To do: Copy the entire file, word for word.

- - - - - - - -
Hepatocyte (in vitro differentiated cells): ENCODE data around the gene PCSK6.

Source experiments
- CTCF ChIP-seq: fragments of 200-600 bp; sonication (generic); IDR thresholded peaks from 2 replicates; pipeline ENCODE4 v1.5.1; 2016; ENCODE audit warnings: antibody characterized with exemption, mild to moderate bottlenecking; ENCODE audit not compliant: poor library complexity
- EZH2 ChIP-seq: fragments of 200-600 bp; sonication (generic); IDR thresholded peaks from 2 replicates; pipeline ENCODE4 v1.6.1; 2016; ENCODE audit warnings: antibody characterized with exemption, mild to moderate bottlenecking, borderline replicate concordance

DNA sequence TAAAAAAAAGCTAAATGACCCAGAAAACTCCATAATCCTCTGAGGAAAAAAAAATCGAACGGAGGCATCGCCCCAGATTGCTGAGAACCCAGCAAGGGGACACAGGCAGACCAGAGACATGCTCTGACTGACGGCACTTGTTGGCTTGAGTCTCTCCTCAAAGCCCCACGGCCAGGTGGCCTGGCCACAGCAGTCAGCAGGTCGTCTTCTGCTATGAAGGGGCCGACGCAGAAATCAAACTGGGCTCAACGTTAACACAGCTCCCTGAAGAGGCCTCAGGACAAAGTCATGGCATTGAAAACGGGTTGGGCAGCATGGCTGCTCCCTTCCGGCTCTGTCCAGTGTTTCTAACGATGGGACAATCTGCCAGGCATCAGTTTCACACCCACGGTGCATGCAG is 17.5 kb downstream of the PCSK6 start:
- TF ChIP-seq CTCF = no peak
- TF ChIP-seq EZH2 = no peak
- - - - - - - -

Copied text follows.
Hepatocyte (in vitro differentiated cells): ENCODE data around the gene PCSK6.

Source experiments
- CTCF ChIP-seq: fragments of 200-600 bp; sonication (generic); IDR thresholded peaks from 2 replicates; pipeline ENCODE4 v1.5.1; 2016; ENCODE audit warnings: antibody characterized with exemption, mild to moderate bottlenecking; ENCODE audit not compliant: poor library complexity
- EZH2 ChIP-seq: fragments of 200-600 bp; sonication (generic); IDR thresholded peaks from 2 replicates; pipeline ENCODE4 v1.6.1; 2016; ENCODE audit warnings: antibody characterized with exemption, mild to moderate bottlenecking, borderline replicate concordance

DNA sequence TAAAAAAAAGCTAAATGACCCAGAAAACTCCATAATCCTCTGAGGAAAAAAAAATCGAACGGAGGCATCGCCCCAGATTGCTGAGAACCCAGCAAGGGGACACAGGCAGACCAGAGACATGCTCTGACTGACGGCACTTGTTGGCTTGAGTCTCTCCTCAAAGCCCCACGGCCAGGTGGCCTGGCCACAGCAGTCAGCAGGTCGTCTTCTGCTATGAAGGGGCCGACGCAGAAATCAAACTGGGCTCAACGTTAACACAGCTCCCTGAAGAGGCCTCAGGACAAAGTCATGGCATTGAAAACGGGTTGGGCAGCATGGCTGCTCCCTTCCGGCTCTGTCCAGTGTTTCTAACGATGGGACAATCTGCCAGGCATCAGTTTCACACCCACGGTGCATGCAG is 17.5 kb downstream of the PCSK6 start:
- TF ChIP-seq CTCF = no peak
- TF ChIP-seq EZH2 = no peak